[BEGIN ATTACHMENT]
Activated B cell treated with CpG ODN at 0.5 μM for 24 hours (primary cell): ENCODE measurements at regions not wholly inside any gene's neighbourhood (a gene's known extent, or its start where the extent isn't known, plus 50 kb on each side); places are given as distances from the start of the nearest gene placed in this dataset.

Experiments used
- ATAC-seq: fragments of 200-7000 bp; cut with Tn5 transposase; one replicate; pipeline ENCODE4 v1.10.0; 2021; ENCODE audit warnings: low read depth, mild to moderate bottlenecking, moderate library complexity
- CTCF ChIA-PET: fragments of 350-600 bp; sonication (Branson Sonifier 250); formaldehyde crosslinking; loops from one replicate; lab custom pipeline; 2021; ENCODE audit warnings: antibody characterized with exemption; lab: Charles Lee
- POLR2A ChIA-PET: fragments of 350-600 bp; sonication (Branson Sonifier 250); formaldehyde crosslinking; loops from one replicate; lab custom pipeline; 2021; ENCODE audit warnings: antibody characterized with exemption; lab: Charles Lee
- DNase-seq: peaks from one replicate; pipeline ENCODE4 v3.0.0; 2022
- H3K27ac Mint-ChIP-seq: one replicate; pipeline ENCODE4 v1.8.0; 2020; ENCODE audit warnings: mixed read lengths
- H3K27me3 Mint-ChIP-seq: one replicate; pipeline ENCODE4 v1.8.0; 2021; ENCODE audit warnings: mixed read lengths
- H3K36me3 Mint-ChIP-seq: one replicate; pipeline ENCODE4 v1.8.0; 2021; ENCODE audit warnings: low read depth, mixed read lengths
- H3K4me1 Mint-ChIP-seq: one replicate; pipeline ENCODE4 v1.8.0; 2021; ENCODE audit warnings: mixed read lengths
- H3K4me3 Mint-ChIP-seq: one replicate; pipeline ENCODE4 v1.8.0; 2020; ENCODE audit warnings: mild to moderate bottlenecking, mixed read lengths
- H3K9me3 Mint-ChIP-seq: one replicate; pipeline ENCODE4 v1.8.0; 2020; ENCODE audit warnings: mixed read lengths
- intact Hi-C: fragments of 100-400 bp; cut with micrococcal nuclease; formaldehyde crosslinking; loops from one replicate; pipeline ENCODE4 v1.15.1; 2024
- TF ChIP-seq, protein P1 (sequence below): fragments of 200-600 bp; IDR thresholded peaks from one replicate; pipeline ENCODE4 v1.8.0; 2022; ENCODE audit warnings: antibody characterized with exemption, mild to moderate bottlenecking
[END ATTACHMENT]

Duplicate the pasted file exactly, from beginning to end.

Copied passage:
Activated B cell treated with CpG ODN at 0.5 μM for 24 hours (primary cell): ENCODE measurements at regions not wholly inside any gene's neighbourhood (a gene's known extent, or its start where the extent isn't known, plus 50 kb on each side); places are given as distances from the start of the nearest gene placed in this dataset.

Experiments used
- ATAC-seq: fragments of 200-7000 bp; cut with Tn5 transposase; one replicate; pipeline ENCODE4 v1.10.0; 2021; ENCODE audit warnings: low read depth, mild to moderate bottlenecking, moderate library complexity
- CTCF ChIA-PET: fragments of 350-600 bp; sonication (Branson Sonifier 250); formaldehyde crosslinking; loops from one replicate; lab custom pipeline; 2021; ENCODE audit warnings: antibody characterized with exemption; lab: Charles Lee
- POLR2A ChIA-PET: fragments of 350-600 bp; sonication (Branson Sonifier 250); formaldehyde crosslinking; loops from one replicate; lab custom pipeline; 2021; ENCODE audit warnings: antibody characterized with exemption; lab: Charles Lee
- DNase-seq: peaks from one replicate; pipeline ENCODE4 v3.0.0; 2022
- H3K27ac Mint-ChIP-seq: one replicate; pipeline ENCODE4 v1.8.0; 2020; ENCODE audit warnings: mixed read lengths
- H3K27me3 Mint-ChIP-seq: one replicate; pipeline ENCODE4 v1.8.0; 2021; ENCODE audit warnings: mixed read lengths
- H3K36me3 Mint-ChIP-seq: one replicate; pipeline ENCODE4 v1.8.0; 2021; ENCODE audit warnings: low read depth, mixed read lengths
- H3K4me1 Mint-ChIP-seq: one replicate; pipeline ENCODE4 v1.8.0; 2021; ENCODE audit warnings: mixed read lengths
- H3K4me3 Mint-ChIP-seq: one replicate; pipeline ENCODE4 v1.8.0; 2020; ENCODE audit warnings: mild to moderate bottlenecking, mixed read lengths
- H3K9me3 Mint-ChIP-seq: one replicate; pipeline ENCODE4 v1.8.0; 2020; ENCODE audit warnings: mixed read lengths
- intact Hi-C: fragments of 100-400 bp; cut with micrococcal nuclease; formaldehyde crosslinking; loops from one replicate; pipeline ENCODE4 v1.15.1; 2024
- TF ChIP-seq, protein P1 (sequence below): fragments of 200-600 bp; IDR thresholded peaks from one replicate; pipeline ENCODE4 v1.8.0; 2022; ENCODE audit warnings: antibody characterized with exemption, mild to moderate bottlenecking